marchingIt’s Friday morning and I am sitting in my pyjamas in the Pasquale’s kitchen listening to a woman, called Bev, who is standing at the kitchen table talking.
Bev, who is wearing a quilted beige winter coat, blue slacks, slip on blue shoes, that have a shiny faux-gold piece of chain decorating the front, and some kind of pearl-style earrings, suddenly looks down at me and says, ‘Oh, are you Norma Le Busque’s daughter?’
I tell her that yes I am and Bev raises her hands in the air and then brings them down again, in the kind of way you do when you’ve had a revelation.
‘I used to go marching with your mum,’ she tells me, ‘me and her and Bev Equid, we were all in the marching girls together,’
‘I remember my mother’s photos of the marching girls,’ I say, ‘my mother’s head always stuck up over the top of everyone else because she was so tall,’
Bev doesn’t say anything about my mother being so tall but she  goes on to tell my mother and my aunt and her had also attended school together.
‘We were at Mildura Central school until I was about 10, I think, and then my dad got a job on a water gang in Irymple and we moved out there,’
I am just staring at Bev now, smiling, yet feeling slightly as if I might cry, waiting for her to go on telling me more about my mother.
And she does.
‘Then I moved back from Irymple and we were at high school together,’ Bev says.
Then she tells me my mother had been fun.
‘Oh, she was fun, your mother, she really was,’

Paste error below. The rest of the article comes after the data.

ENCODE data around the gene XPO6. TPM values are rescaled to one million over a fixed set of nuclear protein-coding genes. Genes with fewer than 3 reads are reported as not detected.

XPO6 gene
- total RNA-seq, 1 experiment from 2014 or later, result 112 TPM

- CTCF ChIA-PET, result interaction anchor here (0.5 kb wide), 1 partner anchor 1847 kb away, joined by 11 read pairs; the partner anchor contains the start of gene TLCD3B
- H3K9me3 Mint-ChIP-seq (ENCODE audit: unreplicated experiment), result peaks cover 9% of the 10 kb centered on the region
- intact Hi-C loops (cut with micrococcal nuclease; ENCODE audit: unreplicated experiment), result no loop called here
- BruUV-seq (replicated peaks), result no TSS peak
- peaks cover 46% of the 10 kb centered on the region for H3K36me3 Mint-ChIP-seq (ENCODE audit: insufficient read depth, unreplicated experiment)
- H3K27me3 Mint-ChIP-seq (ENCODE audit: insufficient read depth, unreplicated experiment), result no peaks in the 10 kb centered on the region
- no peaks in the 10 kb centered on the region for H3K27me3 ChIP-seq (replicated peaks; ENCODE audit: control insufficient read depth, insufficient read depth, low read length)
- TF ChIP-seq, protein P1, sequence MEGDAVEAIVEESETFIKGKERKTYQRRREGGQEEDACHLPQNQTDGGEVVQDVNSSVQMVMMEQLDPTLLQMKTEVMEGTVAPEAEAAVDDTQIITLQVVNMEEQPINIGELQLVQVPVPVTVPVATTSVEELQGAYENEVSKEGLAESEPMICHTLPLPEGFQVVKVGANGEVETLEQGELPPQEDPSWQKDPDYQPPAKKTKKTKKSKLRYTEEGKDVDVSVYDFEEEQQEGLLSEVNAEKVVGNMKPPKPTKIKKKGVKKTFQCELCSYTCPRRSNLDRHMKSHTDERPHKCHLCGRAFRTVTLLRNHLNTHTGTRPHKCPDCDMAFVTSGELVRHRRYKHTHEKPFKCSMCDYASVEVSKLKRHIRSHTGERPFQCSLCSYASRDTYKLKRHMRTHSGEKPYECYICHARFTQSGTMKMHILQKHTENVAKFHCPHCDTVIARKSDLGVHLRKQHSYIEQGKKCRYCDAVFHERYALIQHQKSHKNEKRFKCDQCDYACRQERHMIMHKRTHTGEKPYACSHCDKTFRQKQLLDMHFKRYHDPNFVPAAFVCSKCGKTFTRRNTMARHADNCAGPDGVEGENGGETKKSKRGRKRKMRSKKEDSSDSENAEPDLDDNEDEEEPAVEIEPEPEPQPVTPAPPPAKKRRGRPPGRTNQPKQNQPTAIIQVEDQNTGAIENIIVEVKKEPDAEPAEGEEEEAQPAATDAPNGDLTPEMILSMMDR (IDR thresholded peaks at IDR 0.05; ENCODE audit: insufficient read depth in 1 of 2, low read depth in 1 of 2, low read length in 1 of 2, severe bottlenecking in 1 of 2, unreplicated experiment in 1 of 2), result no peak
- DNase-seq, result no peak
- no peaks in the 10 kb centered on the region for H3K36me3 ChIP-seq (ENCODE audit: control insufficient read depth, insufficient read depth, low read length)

Then she tells the story of how they all came to be marching girls.
‘There was this chap, about 60, the son of a chap who owned the menswear shop in Langtree avenue and he went off down to Geelong one time, and well he must have met a woman at some stage and he married her. And well, this woman was involved in the marching girls so she moved up to Mildura with this chap and put an ad in the paper for girls who might like to march,’ Bev tells us, ‘and blow me down if they didn’t get 400 girls turn up to march,’
Then Bev tells me this-
“There was this one time when we went to Shepparton on a marching trip and we were staying in rooms at the cannery, and they were all just little box rooms and we were chaperoned and we were supposed to be all back in the rooms by ten o’clock but of course your mother wasn’t because she’d found some boy and gone off with him and so then at, oooh, must have been midnight I could hear her creeping along the rows of rooms calling out my name..”Bev…you there, Bev?” until she found us,’
I am smiling at Bev, mesmerized.
‘Ive got a photo album of us from marching days you can have a look at, and you can see photos of your mum clowning around. She was such good fun,’ says Bev, ‘she really was the life of the party, your mum was.’


  1. heath

    love looking at old piccies of my parents and hearing snippets of their lives (good and bad) from people who knew them before i drew breath . It’s a beautiful privilege , thanks for sharing 😀 as always.

    Liked by 1 person

  2. Rude Record

    Thank you for your Marching Girls’ tale. I will share it on my Marching Girls’ Group with over a thousand members. They will love it, and you may just get some comments here. Mildura was a competion weekend that many of us from Melbourne attended. I have some Mildura marching girls [now known as drilldancers] on my group. Thank you for sharing. And just incase you have never seen marching girl footage, this may be of interest. I am the leader of the team.


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